Confusion about Okta's offerings

I’m reading the docs at and I’m quite confused about Okta’s offerings. I can’t conjure a coherent picture of what Okta does.

Here are some specific points that I hope someone can clarify, confirm, or correct for me:

  1. Basically, Okta offers three auth mechanisms: OAuth 2.0+OpenID Connect, OpenID Connect only, and finally SAML(2);
  2. OAuth 2.0+OpenID Connect and SAML are equivalent in functionality, both do authorization (proving who you are and carry access/permission information), but the authorization workflow (and probably the API endpoint URLs) are different; whereas OpenID Connect would be authentication only (just proving who you are).
  3. An OpenID Connect token does not carry any access/permission information. However, my service backend could still figure out the access/permission granted to the user in some other way (maybe I have a table that maps user IDs to permissions in my own database).
  4. An OAuth 2.0 token would carry access/permission information, but I guess it’s best used for coarse grained access control? It’s like the OAuth 2.0 token would determine what functions a user or an app can call, and my service backend can further limit what arguments the user or app can call the functions with (or what resources the user or app can affect or retrieve using the functions), correct?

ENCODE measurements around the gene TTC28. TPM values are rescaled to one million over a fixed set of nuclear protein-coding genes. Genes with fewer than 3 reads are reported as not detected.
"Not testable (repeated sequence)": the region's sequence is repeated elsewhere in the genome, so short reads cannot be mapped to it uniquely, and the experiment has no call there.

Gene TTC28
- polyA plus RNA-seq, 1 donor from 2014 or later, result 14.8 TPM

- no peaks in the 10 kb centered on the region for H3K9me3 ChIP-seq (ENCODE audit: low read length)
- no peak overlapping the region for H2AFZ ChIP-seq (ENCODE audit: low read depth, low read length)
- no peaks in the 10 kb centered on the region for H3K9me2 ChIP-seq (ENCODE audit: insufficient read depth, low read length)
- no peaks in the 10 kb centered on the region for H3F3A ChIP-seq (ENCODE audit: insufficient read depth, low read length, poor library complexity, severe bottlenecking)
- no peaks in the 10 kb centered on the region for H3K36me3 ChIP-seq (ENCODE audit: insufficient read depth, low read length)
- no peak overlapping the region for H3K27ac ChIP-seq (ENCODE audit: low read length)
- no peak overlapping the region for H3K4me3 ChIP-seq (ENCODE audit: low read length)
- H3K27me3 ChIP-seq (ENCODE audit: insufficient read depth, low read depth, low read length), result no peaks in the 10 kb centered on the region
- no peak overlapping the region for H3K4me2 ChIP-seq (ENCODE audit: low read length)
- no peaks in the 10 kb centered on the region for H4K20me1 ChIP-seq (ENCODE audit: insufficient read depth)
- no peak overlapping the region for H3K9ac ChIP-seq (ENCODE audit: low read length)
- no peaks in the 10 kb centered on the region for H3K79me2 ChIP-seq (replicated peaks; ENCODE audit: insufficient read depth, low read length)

5. Conceptually, if I use OAuth 2.0, what am I protecting against what? Am I protecting my user from client apps? Am I protecting my service backend against the user? Or am I protecting my service backend against the client app?
  6. “API Access Management” is just (an implementation of) OAuth 2.0?
  1. OIDC is an authentication later built upon OAuth 2.0 Framework which was developed for authorization
  2. The difference in implementation for OAuth 2.0/OIDC via Okta is a JWT access/id token instead of the XML assertion format that SAML and both can contain authorization claims uses.OIDC also offers some additional functionality such as the online introspection endpoint for token validation and the userinfo endpoint for expanded user context information
  3. Okta does allow you to map attributes to claims in the ID token but its best practise to place these in the OAuth 2.0 access token
  4. You can use any combination of scopes and claims to make fine grained or coarse grained authorization decisions in your application
  5. This depends on the flow type you use, OAuth 2.0 was developed to allow users to give permissions to a client application to consume a resource server (for instance a 3rd party API) on behalf of the user via consent. However if you use client credentials flow you are making a service to service call with no user context
  6. Yes